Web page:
Case,  New Audience,  Young Audience

View the Mauritshuis at Home. Another way to experience art – listen to paintings at home (Den Haag, Netherlands)

The Mauritshuis had a goal in mind: to attract a younger audience to the museum and bring them in contact with Dutch heritage. To make this possible they created the project ‘View the Mauritshuis with your ears’: an initiative that asks artists to draw inspiration from an artwork from the collection of the museum and to make a song about it. The format was created and used until the planned concert at the end wasn’t an option anymore due to the lockdown in reaction to the spreading coronavirus. The changing of the format to fit these times made the project even better and it became a huge hit, exceeding the museums expectations while doing exactly what they wanted it to do: to attract a younger audience and make them see that art is there too for them to enjoy.


The Mauritshuis is a museum in The Hague with its collection mainly existing from paintings made during the Dutch Golden Age. The museum has an upcoming anniversary: founded in 1822, it will soon be 200 years since it has been called into existence by the donation of 200 paintings by then king Willem I. It houses, among others, the famous paintings Girl with the Pearl Earring and View of Delft by Johannes Vermeer and The Anatomy Lesson of Dr. Nicolaes Tulp by Rembrandt van Rijn. These days the museum covers two buildings, both situated in The Hague. 

© Hubertl / Wikimedia Commons / CC BY-SA 4.0

The Hague is the heart of the Dutch political centre and with that fact the Mauritshuis represents a large portion of the Dutch culture. The museum has had its share of critique around the theme ‘Golden Age’ from when a large portion of the collection stems, and has made many efforts to include the diverse population of the Netherlands. Diversity and inclusion are one of their biggest items on the agenda and their mission is to make everyone feel welcome and at home in the museum.

The Mauritshuis is one of the largest museums in The Netherlands and enjoys many sponsorships. Among them are ‘De Vriendenloterij’ (a large national lottery and a big supporter of Dutch cultural Heritage) and the ‘Nationale Nederlanden’ (also known as the NN Group, a financial service provider). This gives them the opportunity to manage and produce a lot of projects that extend their reach to new target audiences.


The project ‘Bekijk het Mauritshuis met je oren’ (View the Maurithuis with your ears) was initiated before the lockdown and is inherently not a reaction to the closing of museums, but it has made or kept people looking at art in a whole new way and context: with their ears and right in their own homes. 

The format of the initiative began with a concert at the museum and a Spotify Playlist in mind as the end result: the museum would start a music label that would produce songs written by famous Dutch artists who were inspired by a painting in the museum’s collection. Specially created to attract young audiences, the songs would be published not only on Spotify, but also on YouTube and the museums own website and artists would also promote the song within their own circle. The tour that was given to the artist to choose a painting to base their song on was also filmed and published on YouTube. The first three songs, written by one man band Spinvis, actress and singer MEROL and comedian Harrie Jekkers, were produced before the COVID-19 asked for containment methods in The Netherlands. This meant that the first[?] concert as a result of this project had to be held with a maximum of thirty people in the audience. The museum thought this didn’t do the initiative justice and went back to the drawing board.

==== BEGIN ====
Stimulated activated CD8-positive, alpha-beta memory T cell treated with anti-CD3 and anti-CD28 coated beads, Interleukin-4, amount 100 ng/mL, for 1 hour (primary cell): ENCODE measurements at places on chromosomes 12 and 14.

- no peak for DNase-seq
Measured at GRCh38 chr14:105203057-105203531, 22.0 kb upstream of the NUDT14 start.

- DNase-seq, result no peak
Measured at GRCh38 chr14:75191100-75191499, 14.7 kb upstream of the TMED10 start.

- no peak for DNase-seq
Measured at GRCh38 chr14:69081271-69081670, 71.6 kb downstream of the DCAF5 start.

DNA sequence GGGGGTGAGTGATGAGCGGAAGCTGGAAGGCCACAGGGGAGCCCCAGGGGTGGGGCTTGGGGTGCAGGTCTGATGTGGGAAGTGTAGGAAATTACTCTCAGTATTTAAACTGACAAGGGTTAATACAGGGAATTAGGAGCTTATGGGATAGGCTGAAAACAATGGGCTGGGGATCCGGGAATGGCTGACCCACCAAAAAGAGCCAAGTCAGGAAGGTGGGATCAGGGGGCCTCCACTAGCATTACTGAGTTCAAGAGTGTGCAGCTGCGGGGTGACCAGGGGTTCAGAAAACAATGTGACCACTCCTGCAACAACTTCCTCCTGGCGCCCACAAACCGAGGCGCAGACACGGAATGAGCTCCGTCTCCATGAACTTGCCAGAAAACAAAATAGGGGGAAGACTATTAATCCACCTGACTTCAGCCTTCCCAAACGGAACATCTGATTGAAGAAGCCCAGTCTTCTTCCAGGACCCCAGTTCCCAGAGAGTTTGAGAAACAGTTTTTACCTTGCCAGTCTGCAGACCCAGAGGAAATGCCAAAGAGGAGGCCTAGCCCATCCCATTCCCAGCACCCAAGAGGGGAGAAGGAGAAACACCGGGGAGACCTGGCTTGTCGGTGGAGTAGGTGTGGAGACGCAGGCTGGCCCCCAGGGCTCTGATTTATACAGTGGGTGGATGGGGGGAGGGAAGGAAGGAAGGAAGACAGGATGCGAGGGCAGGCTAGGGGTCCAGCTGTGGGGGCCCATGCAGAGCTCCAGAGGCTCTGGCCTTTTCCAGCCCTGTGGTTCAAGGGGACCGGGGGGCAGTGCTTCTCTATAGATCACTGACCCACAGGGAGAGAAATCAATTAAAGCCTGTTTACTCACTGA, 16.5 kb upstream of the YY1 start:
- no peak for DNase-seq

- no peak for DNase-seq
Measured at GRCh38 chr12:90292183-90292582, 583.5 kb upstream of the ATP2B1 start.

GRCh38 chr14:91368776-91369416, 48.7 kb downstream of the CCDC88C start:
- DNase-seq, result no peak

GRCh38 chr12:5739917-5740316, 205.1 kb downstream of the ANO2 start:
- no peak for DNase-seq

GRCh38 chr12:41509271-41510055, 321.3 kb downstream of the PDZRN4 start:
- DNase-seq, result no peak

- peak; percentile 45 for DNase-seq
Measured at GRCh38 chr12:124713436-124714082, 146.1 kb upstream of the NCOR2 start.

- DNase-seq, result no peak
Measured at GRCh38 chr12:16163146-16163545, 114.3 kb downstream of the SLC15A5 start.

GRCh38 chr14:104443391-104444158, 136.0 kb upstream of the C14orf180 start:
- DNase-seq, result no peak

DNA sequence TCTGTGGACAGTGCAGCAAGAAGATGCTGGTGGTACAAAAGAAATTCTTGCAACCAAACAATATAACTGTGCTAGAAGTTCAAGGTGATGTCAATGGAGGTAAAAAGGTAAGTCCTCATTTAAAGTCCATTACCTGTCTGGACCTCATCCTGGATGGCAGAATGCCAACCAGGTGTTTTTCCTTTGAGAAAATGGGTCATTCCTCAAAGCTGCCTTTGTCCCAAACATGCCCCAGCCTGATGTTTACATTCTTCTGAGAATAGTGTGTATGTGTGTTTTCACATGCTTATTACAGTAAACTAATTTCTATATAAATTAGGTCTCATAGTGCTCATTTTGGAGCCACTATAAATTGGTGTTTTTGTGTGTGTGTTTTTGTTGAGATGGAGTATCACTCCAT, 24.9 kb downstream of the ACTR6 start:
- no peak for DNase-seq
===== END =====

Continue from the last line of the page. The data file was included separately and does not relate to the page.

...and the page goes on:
The museum formulated a new format – beginning with the fourth artist, Dutch singer Eefje de Visser, the museum would release three video’s of the process. The first would consist of the tour that was given to the artist to find a painting to draw inspiration from, much like the first format. The second video would be an interview between Geert-Jan Borgstein (Guide at the Mauritshuis and the one who provided the tours for the artists) and the artist about the process from inspiration to a song. The third video would be a videoclip of the song.
This format has since been repeated with two additional artists (at the time of writing) and has been a great success on social media. 


Even though the initiative ‘View the Mauritshuis with your ears’ wasn’t an initiative kickstarted by the limitations of the lockdown, it sure has evolved to a better initiative because of it. The second version of the initiative was such a success that the museum will continue with the format they developed. The potential of the project has shown itself and the impact it has on attracting new audiences will continue with their expansion to a wider range of Dutch artists. 

As for their mission to attract and include a broader range of target audiences, this project was an immense success. The project has managed to lower the threshold for young people, not only for their museum but for art as a whole, showing that art is open for interpretation and that you don’t have to be an expert to enjoy it.


[To be written after receiving additional information]



Nina Kaiser (Quiosq)

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